Oil Shrugs Off Trump Tweet to Rise for a Second Straight Week

Oil Shrugs Off Trump Tweet to Rise for a Second Straight Week
Oil rose for a second straight week.

(Bloomberg) -- Oil rose for a second straight week as OPEC's commitment to rebalance the market and geopolitical risks to global supplies overshadowed U.S. President Donald Trump's tweet on "artificially Very High" prices.

Trump's comments came as the Organization of Petroleum Exporting Countries and allies including Russia showed willingness to further tighten oil markets and boost prices in a meeting in Saudi Arabia. West Texas Intermediate futures dropped as much as 1.2 percent early on Friday before rebounding as the impact of the tweet fizzled. They've risen 10 percent in two weeks.

"Trump didn't change the fundamentals yet, he just expressed he was mad," said Bill O'Grady, chief market strategist at Confluence Investment Management in St. Louis. "It's pretty hard to thread the needle of lower oil prices when you're threatening a major oil producer," he said, referring to Iran.

Oil ministers from Saudi Arabia, Russia and the United Arab Emirates pushed back on the charge, saying there's no such thing as artificial prices, that current market levels reflect geopolitics and that demand is strong. Crude has rallied in recent weeks as output cuts from OPEC and its allies were compounded by heightened geopolitical risks, including the possibility of renewed U.S. sanctions on Iran. U.S. shale producers are also facing production challenges.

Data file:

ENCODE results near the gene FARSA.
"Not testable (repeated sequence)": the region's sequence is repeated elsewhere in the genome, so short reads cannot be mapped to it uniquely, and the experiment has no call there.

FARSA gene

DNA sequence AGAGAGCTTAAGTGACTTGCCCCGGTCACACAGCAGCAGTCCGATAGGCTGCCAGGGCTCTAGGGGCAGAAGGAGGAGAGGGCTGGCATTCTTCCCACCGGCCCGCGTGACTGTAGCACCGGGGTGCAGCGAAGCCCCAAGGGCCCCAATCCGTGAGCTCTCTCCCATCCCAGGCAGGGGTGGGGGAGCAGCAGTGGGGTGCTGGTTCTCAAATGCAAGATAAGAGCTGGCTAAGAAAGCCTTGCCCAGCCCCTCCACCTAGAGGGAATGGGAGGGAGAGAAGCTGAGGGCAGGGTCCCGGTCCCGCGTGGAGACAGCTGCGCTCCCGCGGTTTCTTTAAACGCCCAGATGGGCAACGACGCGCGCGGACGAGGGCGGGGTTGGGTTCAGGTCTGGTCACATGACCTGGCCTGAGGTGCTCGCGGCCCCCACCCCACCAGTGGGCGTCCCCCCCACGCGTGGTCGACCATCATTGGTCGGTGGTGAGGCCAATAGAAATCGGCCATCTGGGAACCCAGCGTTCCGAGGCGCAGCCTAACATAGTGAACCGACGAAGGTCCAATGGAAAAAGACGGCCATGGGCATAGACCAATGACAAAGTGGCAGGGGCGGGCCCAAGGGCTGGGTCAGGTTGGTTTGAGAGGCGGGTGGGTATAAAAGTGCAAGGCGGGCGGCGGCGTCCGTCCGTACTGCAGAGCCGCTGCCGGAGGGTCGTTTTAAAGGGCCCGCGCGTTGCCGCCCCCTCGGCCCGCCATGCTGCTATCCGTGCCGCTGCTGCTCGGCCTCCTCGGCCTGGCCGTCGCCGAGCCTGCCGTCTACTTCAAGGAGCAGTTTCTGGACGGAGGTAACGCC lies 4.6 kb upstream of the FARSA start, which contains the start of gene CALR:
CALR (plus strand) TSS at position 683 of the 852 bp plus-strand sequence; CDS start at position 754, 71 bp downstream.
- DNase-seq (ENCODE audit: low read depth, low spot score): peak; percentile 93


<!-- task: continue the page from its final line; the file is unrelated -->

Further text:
"Looks like OPEC is at it again," Trump said on Twitter early Friday morning. "With record amounts of Oil all over the place, including the fully loaded ships at sea, Oil prices are artificially Very High! No good and will not be accepted!"

Meeting in Jeddah, a committee of OPEC and other oil producers found high levels of compliance with the production curbs. Still, there's capacity for prices to rise beyond this week's three-year high, according to Saudi Energy Minister Khalid Al-Falih, who said cooperation between producers would continue into 2019.

"Those goals OPEC set out are nearly achieved," said Katie Bays at Height Securities LLC. "I don't see how the president's position necessarily will weigh in on that at all."

WTI for May delivery gained 9 cents, or 0.1 percent, to settle at $68.38 a barrel in New York. The contract expired on Friday. It rose 1.5 percent for the week, after an 8.6 percent jump the week before.

Brent crude for June delivery fell about 69 cents at the time of the tweet, before closing 28 cents higher at $74.06 a barrel in London. Brent was up 2 percent for the week.

President Trump's criticism comes in the same week that U.S. oil inventories fell below their five-year average for the first time since 2014. Brent moved to almost $75 a barrel on Thursday, its highest level in more than three years.

U.S. producers deployed five more oil rigs this week, pushing the total number of active equipment to 820, the highest since March 2015, according to data from Baker Hughes.

Despite this, U.S. shale is facing some "production challenges," said Paal Kibsgaard, chief executive officer of Schlumberger Ltd., the world's biggest provider of oilfield services. Shortages of pipelines, labor, equipment and sand is threatening to curtail growth.

Twitter has emerged as a preferred medium of communication for Trump, allowing him to directly reach his 51 million followers and countless more through news coverage. On April 2, Amazon.com Inc. shares dropped after Trump said the company's deliveries cost the postal service and drive retailers out of business.

--With assistance from Dan Kraut Paul Burkhardt Elizabeth Wasserman and Alex Longley


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